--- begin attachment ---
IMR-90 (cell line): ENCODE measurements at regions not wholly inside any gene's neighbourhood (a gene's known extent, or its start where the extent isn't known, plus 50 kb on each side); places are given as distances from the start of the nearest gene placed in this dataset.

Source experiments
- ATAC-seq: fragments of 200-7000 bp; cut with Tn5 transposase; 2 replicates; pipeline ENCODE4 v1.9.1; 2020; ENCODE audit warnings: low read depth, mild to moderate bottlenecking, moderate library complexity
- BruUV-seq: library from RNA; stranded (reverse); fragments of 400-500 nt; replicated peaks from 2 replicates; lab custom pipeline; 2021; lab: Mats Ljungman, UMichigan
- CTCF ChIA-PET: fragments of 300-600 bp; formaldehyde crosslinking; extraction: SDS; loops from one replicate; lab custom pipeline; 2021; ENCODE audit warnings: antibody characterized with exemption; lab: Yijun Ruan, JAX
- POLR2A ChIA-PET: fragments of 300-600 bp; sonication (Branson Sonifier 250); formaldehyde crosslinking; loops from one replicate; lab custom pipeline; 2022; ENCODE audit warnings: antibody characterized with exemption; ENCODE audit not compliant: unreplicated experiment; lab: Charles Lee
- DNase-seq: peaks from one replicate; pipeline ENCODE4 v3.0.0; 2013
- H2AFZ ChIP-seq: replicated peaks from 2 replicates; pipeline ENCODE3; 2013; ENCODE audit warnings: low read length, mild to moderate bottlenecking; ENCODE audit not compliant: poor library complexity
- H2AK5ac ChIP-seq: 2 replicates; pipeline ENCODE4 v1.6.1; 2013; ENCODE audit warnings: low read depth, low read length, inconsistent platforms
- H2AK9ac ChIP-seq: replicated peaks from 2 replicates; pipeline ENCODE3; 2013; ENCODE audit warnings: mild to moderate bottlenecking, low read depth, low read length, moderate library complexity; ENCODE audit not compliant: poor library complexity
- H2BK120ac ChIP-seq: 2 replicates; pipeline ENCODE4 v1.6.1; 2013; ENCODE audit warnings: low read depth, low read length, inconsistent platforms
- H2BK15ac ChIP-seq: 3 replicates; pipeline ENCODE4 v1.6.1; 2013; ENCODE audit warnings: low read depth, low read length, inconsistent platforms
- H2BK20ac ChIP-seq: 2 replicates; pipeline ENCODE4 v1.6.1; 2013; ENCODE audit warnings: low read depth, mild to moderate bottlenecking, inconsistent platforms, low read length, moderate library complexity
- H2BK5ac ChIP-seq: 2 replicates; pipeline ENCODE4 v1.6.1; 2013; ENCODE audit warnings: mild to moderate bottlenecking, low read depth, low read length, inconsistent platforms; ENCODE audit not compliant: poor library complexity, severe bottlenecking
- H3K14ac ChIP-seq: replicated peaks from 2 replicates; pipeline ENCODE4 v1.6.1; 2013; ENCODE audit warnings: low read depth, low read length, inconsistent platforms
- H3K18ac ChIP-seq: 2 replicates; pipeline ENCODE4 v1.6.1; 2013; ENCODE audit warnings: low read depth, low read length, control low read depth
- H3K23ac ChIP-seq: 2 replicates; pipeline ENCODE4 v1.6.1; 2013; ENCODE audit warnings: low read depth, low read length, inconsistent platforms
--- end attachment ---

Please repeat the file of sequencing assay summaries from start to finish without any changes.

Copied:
IMR-90 (cell line): ENCODE measurements at regions not wholly inside any gene's neighbourhood (a gene's known extent, or its start where the extent isn't known, plus 50 kb on each side); places are given as distances from the start of the nearest gene placed in this dataset.

Source experiments
- ATAC-seq: fragments of 200-7000 bp; cut with Tn5 transposase; 2 replicates; pipeline ENCODE4 v1.9.1; 2020; ENCODE audit warnings: low read depth, mild to moderate bottlenecking, moderate library complexity
- BruUV-seq: library from RNA; stranded (reverse); fragments of 400-500 nt; replicated peaks from 2 replicates; lab custom pipeline; 2021; lab: Mats Ljungman, UMichigan
- CTCF ChIA-PET: fragments of 300-600 bp; formaldehyde crosslinking; extraction: SDS; loops from one replicate; lab custom pipeline; 2021; ENCODE audit warnings: antibody characterized with exemption; lab: Yijun Ruan, JAX
- POLR2A ChIA-PET: fragments of 300-600 bp; sonication (Branson Sonifier 250); formaldehyde crosslinking; loops from one replicate; lab custom pipeline; 2022; ENCODE audit warnings: antibody characterized with exemption; ENCODE audit not compliant: unreplicated experiment; lab: Charles Lee
- DNase-seq: peaks from one replicate; pipeline ENCODE4 v3.0.0; 2013
- H2AFZ ChIP-seq: replicated peaks from 2 replicates; pipeline ENCODE3; 2013; ENCODE audit warnings: low read length, mild to moderate bottlenecking; ENCODE audit not compliant: poor library complexity
- H2AK5ac ChIP-seq: 2 replicates; pipeline ENCODE4 v1.6.1; 2013; ENCODE audit warnings: low read depth, low read length, inconsistent platforms
- H2AK9ac ChIP-seq: replicated peaks from 2 replicates; pipeline ENCODE3; 2013; ENCODE audit warnings: mild to moderate bottlenecking, low read depth, low read length, moderate library complexity; ENCODE audit not compliant: poor library complexity
- H2BK120ac ChIP-seq: 2 replicates; pipeline ENCODE4 v1.6.1; 2013; ENCODE audit warnings: low read depth, low read length, inconsistent platforms
- H2BK15ac ChIP-seq: 3 replicates; pipeline ENCODE4 v1.6.1; 2013; ENCODE audit warnings: low read depth, low read length, inconsistent platforms
- H2BK20ac ChIP-seq: 2 replicates; pipeline ENCODE4 v1.6.1; 2013; ENCODE audit warnings: low read depth, mild to moderate bottlenecking, inconsistent platforms, low read length, moderate library complexity
- H2BK5ac ChIP-seq: 2 replicates; pipeline ENCODE4 v1.6.1; 2013; ENCODE audit warnings: mild to moderate bottlenecking, low read depth, low read length, inconsistent platforms; ENCODE audit not compliant: poor library complexity, severe bottlenecking
- H3K14ac ChIP-seq: replicated peaks from 2 replicates; pipeline ENCODE4 v1.6.1; 2013; ENCODE audit warnings: low read depth, low read length, inconsistent platforms
- H3K18ac ChIP-seq: 2 replicates; pipeline ENCODE4 v1.6.1; 2013; ENCODE audit warnings: low read depth, low read length, control low read depth
- H3K23ac ChIP-seq: 2 replicates; pipeline ENCODE4 v1.6.1; 2013; ENCODE audit warnings: low read depth, low read length, inconsistent platforms